But in the comment thread of Steve’s post, one of the commenters [Starting Here] tries very hard to prove the very thesis of cynicism the post addresses in a classic and blatant display of the Dunning-Kruger effect, by conspiracy mongering, in dishonestly ignoring or dismissing all counterarguments, attempting to assert intellectual superiority by evading questions and repeating the same talking points using glaring errors in reasoning apparent to nearly everyone else in the thread, and especially obvious to Dr. Novella.

Despite suggestions from the others, and better arguments offered by same, at no point does the offending commenter get a clue as to his own incompetence in reasoning, and repeatedly sticks to 20-30 years out-of-date books and documentaries as proof positive of his claims of evil government conspiracies in a manner that seems a bit too uncritically cynical, arrogant, and condescending for one claiming to be the better skeptic.

Exactly what was described in Steve’s main post. To a tee.

The commenter is content to claim the moral and intellectual high-ground, and not once does he note the irony of his factual errors, illogical statements and attempts to shift the burden of proof onto the other commenters, thinking his own arguments absolutely steel-girded and views flawlessly correct.

I’m going to say something I rarely feel a need to: Incompetence leads to more of the same. Some people are too clueless to notice or too resentful to acknowledge their own lack of ability and project it onto others to protect their fragile egos and rice-paper thin skins.

I for one am skeptical of his claims, as I hear the same sort of absurd arguments from people whose only criticisms of science are based upon casting aspersions of motive and vested interest, thus showing quite nicely that they really don’t understand science.

As noted with the Dunning-Kruger effect, There’s an enormous difference between self-reporting how well-informed one is about something, and really being as well-informed as one claims: It’s an inverse relationship between how unduly confident one is about their understanding and how much they actually understand, ego and self-esteem aside.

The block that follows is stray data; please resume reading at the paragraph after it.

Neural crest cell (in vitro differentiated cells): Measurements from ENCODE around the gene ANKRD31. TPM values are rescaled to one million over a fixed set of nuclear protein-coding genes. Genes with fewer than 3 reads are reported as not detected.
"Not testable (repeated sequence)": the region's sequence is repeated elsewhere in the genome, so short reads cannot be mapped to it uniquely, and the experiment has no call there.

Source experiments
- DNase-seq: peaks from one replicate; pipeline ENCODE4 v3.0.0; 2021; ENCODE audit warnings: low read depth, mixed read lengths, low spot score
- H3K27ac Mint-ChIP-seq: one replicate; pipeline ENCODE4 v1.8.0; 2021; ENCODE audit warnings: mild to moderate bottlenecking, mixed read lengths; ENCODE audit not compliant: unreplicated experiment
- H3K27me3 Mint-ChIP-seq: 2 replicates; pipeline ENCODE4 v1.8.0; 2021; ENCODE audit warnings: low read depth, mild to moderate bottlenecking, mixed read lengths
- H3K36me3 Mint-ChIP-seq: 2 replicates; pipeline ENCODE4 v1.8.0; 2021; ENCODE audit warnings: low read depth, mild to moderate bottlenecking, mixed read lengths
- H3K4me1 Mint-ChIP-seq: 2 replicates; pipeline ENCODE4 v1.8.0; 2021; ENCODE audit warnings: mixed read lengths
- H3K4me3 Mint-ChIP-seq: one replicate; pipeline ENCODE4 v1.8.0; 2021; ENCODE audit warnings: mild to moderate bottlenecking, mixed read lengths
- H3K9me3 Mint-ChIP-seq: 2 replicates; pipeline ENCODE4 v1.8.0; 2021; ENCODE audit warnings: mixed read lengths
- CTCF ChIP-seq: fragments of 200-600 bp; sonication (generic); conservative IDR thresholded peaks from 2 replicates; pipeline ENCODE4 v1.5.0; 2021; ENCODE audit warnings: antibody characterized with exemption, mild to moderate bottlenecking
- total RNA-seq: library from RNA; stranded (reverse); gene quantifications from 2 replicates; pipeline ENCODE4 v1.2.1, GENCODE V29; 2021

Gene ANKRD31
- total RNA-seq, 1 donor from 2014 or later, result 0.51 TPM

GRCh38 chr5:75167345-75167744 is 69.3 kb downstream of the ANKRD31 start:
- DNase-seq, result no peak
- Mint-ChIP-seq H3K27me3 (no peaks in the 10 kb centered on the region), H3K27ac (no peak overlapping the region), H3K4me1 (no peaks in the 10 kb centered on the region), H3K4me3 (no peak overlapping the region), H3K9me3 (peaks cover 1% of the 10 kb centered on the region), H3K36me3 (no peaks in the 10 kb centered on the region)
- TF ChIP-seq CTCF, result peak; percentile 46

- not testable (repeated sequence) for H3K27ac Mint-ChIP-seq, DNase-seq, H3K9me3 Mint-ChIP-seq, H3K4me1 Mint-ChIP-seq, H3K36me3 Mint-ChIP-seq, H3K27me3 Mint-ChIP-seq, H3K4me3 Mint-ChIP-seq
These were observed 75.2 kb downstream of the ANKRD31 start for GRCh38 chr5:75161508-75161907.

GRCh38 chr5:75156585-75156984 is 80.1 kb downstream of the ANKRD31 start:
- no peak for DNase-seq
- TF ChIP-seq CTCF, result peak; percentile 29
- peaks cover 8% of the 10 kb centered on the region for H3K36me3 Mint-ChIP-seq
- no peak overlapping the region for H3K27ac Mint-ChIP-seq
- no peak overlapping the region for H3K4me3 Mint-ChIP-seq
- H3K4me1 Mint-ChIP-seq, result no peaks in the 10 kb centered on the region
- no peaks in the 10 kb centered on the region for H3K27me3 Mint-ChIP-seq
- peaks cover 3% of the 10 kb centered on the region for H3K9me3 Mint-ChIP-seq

People who really do know more probably tend to be more introspective and self-critical thinkers and are more aware of their own intellectual shortcomings and biases than incurious types who don’t think deeply enough to question the limits of their understanding and of their own subjective but real weaknesses.

Ubi Dubium… | The Three Faces of Skepticism

Rather than go into a single definition of what modern skepticism is, already done in great detail on this blog’s Media Guide to Skepticism page by Sharon Hill, I’d like to discuss those aspects, those three faces, that to my understanding make it up.
What are those faces of skepticism? They are:
  1. Skepticism is a set of values, both intellectual and ethical: Skepticism favors intellectual honesty, sincerity, integrity, and a high value on the truth of whatever matter we look into. It is to have little patience with those who deceive, save those ‘honest liars,’ professional conjurors who are forthright about the inherently deceptive nature of their trade. Those who knowingly defraud, harm, or manipulate others are fair game for skeptical scrutiny and critiquing. Skepticism acknowledges and respects the limits of human perception, understanding and reasoning. It tells us about and arms us against our biases. It tells us that “I don’t know,” is a better answer to a question than an answer that is not only demonstrably false, but isn’t even worthy of being wrong. If a skeptic is in error, or is knowingly dishonest, they can be and ought to be be corrected, or exposed, by others who are not. Whatever their personal inclinations, if they are not honest, other skeptics will be, and they will be found out.